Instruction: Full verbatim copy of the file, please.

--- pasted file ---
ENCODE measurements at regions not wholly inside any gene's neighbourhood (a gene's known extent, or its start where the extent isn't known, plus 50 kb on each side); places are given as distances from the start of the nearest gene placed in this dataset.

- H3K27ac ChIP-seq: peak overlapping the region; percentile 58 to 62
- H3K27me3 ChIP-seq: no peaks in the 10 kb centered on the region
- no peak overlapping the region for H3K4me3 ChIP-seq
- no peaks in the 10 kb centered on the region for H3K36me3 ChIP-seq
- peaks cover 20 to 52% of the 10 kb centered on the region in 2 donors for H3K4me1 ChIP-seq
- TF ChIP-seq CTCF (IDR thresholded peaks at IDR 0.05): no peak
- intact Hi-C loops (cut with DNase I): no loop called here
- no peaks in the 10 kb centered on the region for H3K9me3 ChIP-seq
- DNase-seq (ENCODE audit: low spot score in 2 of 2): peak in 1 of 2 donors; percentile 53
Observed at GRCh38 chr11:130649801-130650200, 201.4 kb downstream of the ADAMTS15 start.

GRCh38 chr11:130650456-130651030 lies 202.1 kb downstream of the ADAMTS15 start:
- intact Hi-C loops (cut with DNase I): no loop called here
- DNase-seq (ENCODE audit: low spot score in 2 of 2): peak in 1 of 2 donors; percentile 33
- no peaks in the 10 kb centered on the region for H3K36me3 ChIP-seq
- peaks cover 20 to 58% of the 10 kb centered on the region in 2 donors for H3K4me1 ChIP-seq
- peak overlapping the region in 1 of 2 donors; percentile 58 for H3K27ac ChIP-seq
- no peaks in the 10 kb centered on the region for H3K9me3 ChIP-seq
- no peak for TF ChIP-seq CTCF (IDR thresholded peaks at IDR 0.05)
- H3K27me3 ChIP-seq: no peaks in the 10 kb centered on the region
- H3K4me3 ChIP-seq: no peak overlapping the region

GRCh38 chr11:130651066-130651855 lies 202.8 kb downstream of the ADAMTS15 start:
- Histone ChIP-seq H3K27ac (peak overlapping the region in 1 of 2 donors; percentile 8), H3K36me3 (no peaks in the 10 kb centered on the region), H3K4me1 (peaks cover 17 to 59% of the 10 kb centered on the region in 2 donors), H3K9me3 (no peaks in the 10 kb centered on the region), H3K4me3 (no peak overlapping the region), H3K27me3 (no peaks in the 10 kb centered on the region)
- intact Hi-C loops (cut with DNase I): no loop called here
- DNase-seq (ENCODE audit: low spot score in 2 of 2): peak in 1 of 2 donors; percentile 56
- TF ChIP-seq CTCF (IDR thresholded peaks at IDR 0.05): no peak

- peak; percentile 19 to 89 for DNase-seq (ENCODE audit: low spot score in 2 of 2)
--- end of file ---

ENCODE measurements at regions not wholly inside any gene's neighbourhood (a gene's known extent, or its start where the extent isn't known, plus 50 kb on each side); places are given as distances from the start of the nearest gene placed in this dataset.

- H3K27ac ChIP-seq: peak overlapping the region; percentile 58 to 62
- H3K27me3 ChIP-seq: no peaks in the 10 kb centered on the region
- no peak overlapping the region for H3K4me3 ChIP-seq
- no peaks in the 10 kb centered on the region for H3K36me3 ChIP-seq
- peaks cover 20 to 52% of the 10 kb centered on the region in 2 donors for H3K4me1 ChIP-seq
- TF ChIP-seq CTCF (IDR thresholded peaks at IDR 0.05): no peak
- intact Hi-C loops (cut with DNase I): no loop called here
- no peaks in the 10 kb centered on the region for H3K9me3 ChIP-seq
- DNase-seq (ENCODE audit: low spot score in 2 of 2): peak in 1 of 2 donors; percentile 53
Observed at GRCh38 chr11:130649801-130650200, 201.4 kb downstream of the ADAMTS15 start.

GRCh38 chr11:130650456-130651030 lies 202.1 kb downstream of the ADAMTS15 start:
- intact Hi-C loops (cut with DNase I): no loop called here
- DNase-seq (ENCODE audit: low spot score in 2 of 2): peak in 1 of 2 donors; percentile 33
- no peaks in the 10 kb centered on the region for H3K36me3 ChIP-seq
- peaks cover 20 to 58% of the 10 kb centered on the region in 2 donors for H3K4me1 ChIP-seq
- peak overlapping the region in 1 of 2 donors; percentile 58 for H3K27ac ChIP-seq
- no peaks in the 10 kb centered on the region for H3K9me3 ChIP-seq
- no peak for TF ChIP-seq CTCF (IDR thresholded peaks at IDR 0.05)
- H3K27me3 ChIP-seq: no peaks in the 10 kb centered on the region
- H3K4me3 ChIP-seq: no peak overlapping the region

GRCh38 chr11:130651066-130651855 lies 202.8 kb downstream of the ADAMTS15 start:
- Histone ChIP-seq H3K27ac (peak overlapping the region in 1 of 2 donors; percentile 8), H3K36me3 (no peaks in the 10 kb centered on the region), H3K4me1 (peaks cover 17 to 59% of the 10 kb centered on the region in 2 donors), H3K9me3 (no peaks in the 10 kb centered on the region), H3K4me3 (no peak overlapping the region), H3K27me3 (no peaks in the 10 kb centered on the region)
- intact Hi-C loops (cut with DNase I): no loop called here
- DNase-seq (ENCODE audit: low spot score in 2 of 2): peak in 1 of 2 donors; percentile 56
- TF ChIP-seq CTCF (IDR thresholded peaks at IDR 0.05): no peak

- peak; percentile 19 to 89 for DNase-seq (ENCODE audit: low spot score in 2 of 2)